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How to Immigrate to South America

How Easy Is It?

By Volker Poelzl

Rio de Janeiro, Brazil
Brazil is one of the easier countries in South America for immigration.

South America, a continent of boundless beauty and diverse cultures, has long been shrouded in intrigue as a destination for those seeking refuge from the past. However, the modern reality of moving to and thriving in South America paints a different, more welcoming picture. While it's true that this region doesn't shower you with the same tax incentives and immigration leniency as some of its neighbors, the possibilities for securing permanent residency here are still very much within reach. So, let's delve into the exciting avenues that lead to a vibrant life in South America, where opportunity awaits those with determination and a sense of adventure.

General Considerations

For expatriates, the main difference between South American countries is not immigration laws, which are similar, but the varying cost of living and the local culture. Each South American country has a unique culture and way of life that sets it apart from its neighbors. Argentina, Uruguay, and Chile have a strong European cultural influence due to many immigrants from Europe, whereas in Ecuador, Peru, and Bolivia, the culture of the native people is dominant in many regions. Brazil, on the other hand, is a fascinating conglomerate of European and African cultural influences. Some countries, such as Ecuador and Uruguay, are known to be great destinations for expatriates, mainly due to their low cost of living and easy regulations for investing and buying property. But there is more to immigrating to South America than finding the cheapest destination. Cultural considerations are equally important since you will deal with the local people, way of life, and culture daily.

Foreign visitors to South America are generally allowed to stay from three to six months per year. If you want to stay longer, you must apply for a visa as a student, employee, retiree, or investor. Except for a residency visa obtained through a relative who is a citizen of that country, all other residency visas — such as retirement and investment visas — are temporary and must be renewed regularly. A temporary residency visa does not mean you are entitled to work. To be able to work, you need either a work visa (dependent on a job offer) or permanent residency. The most common way for foreigners to establish residency in South America is by buying property or establishing a business. Such an investment entitles you to a temporary residency visa, which needs to be renewed every one or two years.

Permanent residency status is usually only granted if someone is married to a citizen of that country or after someone has legally resided there for several years with a temporary residency visa. Suppose you have legally worked in South America for many years or have had temporary residency as a retiree or investor. In that case, you are usually eligible to apply for permanent residency. Once you obtain permanent residency status in a country, you can eventually apply for citizenship. However, the waiting period for citizenship varies from country to country. Regardless of the type of visa you have, if you overstay the time you are legally granted, expect to pay a fine if you are caught.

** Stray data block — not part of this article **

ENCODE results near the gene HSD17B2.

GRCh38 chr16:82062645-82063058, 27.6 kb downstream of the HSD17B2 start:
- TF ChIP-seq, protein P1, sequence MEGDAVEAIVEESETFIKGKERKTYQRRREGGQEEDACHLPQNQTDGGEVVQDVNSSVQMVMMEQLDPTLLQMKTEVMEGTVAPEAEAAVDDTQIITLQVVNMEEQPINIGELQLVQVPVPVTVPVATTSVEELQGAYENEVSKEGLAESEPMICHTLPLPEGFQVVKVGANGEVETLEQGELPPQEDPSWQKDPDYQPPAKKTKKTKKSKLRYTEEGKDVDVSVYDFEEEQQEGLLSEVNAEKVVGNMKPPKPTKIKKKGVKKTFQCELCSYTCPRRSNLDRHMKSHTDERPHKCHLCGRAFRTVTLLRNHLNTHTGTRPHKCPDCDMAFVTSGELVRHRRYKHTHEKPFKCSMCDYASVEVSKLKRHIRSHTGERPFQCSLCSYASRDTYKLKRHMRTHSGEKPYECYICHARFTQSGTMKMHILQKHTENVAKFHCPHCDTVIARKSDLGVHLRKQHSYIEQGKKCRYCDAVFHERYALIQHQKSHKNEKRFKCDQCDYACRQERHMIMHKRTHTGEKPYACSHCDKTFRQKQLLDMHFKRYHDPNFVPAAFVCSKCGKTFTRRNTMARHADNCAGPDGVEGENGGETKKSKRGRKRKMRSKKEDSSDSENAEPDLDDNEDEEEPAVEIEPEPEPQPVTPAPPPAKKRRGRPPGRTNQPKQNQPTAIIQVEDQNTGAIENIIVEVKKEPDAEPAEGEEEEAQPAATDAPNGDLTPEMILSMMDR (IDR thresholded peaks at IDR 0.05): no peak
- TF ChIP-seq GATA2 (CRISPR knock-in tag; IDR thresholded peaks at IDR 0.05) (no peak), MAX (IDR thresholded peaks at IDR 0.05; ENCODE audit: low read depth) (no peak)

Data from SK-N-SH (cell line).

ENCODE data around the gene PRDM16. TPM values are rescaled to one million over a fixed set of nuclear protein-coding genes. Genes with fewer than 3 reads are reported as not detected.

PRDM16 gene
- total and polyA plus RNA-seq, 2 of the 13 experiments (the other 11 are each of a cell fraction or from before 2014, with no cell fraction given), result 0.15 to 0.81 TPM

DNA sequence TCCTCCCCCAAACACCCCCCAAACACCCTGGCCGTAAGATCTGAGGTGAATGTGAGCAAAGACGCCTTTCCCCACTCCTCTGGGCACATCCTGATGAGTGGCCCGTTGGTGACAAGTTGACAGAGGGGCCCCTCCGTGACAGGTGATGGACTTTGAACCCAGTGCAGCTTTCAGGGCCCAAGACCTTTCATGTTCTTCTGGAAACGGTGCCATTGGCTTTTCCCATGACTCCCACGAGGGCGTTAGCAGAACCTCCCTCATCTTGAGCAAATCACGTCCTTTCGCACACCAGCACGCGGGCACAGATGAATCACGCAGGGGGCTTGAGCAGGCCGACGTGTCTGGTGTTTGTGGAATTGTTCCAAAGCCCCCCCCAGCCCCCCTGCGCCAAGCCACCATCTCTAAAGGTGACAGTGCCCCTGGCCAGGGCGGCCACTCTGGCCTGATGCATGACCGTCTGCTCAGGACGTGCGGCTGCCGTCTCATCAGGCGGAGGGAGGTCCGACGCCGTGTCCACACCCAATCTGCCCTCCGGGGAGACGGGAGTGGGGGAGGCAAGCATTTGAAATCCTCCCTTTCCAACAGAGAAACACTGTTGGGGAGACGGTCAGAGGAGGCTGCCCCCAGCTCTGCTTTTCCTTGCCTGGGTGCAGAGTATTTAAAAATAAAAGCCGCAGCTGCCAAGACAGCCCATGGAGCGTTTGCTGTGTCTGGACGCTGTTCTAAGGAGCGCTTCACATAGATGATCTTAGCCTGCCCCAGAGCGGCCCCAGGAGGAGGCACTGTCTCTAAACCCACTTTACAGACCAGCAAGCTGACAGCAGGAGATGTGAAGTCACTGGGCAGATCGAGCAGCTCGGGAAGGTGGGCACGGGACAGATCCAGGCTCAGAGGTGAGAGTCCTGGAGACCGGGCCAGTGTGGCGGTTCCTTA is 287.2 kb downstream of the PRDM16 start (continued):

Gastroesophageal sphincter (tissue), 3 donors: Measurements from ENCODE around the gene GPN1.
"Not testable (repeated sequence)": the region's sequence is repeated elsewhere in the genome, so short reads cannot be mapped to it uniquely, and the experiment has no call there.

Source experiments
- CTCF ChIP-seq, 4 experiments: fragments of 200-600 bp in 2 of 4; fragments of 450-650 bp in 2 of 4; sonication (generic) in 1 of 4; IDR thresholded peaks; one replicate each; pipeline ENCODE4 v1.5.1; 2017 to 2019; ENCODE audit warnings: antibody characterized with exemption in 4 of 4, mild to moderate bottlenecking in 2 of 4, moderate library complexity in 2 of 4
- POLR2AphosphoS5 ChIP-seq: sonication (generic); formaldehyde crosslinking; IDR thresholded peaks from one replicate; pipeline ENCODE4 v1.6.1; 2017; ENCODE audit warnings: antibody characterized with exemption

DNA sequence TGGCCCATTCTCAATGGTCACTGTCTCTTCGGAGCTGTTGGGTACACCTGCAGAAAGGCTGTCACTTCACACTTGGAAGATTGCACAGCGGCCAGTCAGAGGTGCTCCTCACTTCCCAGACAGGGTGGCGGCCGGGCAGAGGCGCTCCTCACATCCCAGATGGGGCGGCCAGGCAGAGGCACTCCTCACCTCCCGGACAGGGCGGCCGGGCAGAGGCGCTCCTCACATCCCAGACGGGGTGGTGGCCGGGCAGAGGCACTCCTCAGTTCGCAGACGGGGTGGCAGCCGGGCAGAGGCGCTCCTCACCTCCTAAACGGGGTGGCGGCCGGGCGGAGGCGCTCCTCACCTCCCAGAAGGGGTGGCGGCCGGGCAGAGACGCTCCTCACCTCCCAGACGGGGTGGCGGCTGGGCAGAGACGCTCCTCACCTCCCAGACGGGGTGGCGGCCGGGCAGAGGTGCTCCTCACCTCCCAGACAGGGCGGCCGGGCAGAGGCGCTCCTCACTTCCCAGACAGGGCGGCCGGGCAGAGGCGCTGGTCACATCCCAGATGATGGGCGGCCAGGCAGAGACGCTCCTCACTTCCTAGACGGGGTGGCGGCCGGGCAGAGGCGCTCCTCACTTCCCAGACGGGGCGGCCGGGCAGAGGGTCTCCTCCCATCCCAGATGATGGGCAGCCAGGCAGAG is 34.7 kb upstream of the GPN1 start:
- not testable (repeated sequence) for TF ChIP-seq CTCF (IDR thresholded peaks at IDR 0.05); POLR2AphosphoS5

Visa fees vary from country to country, and sometimes additional fees are required. Consulates may also charge an additional fee if you need to sign a work contract at the consulate and have your signature notarized. Sometimes, you may also have to appear at the consulate for an interview or fingerprinting.

Most South American countries are relatively bureaucratic, and it is best to follow all instructions carefully and allow plenty of time for your visa application to be processed. When I went to register at the Federal Police in Brazil to get my temporary I.D. card, they sent me to the Ministry of External Affairs because there was a minor error on the student visa document I received from the Brazilian consulate in the U.S. It took much running around to get it all straightened out, even though the mistake was not mine.

Private Income and Retiree Visas by Country

The income requirements for immigrating to South American countries can vary significantly from one nation to another. Keep in mind that immigration policies are subject to change, so it's crucial to check with the specific country's embassy or consulate for the most up-to-date information. Here's a general overview of some South American countries and their income requirements for various types of visas or residency permits:

  1. Argentina has various visa categories, and the financial requirements vary depending on the type of visa. For retirement visas, you may need to demonstrate a stable monthly income, which could range from around $1,000 to $2,000 USD.

  2. Chile offers a Retirement or Income Visa, which requires applicants to prove a monthly income source, such as a pension or rental income. The minimum income requirement is generally around $1,500 to $2,000 USD per month.

  3. Uruguay offers the "Rentista" visa for those with a steady source of income, which can be a pension, investments, or rental income. The income requirement is around $1,500 to $2,000 USD per month.

  4. Colombia offers various types of visas, including a retirement visa. The income requirement for the retirement visa can vary but is often around $700 to $1,000 USD per month.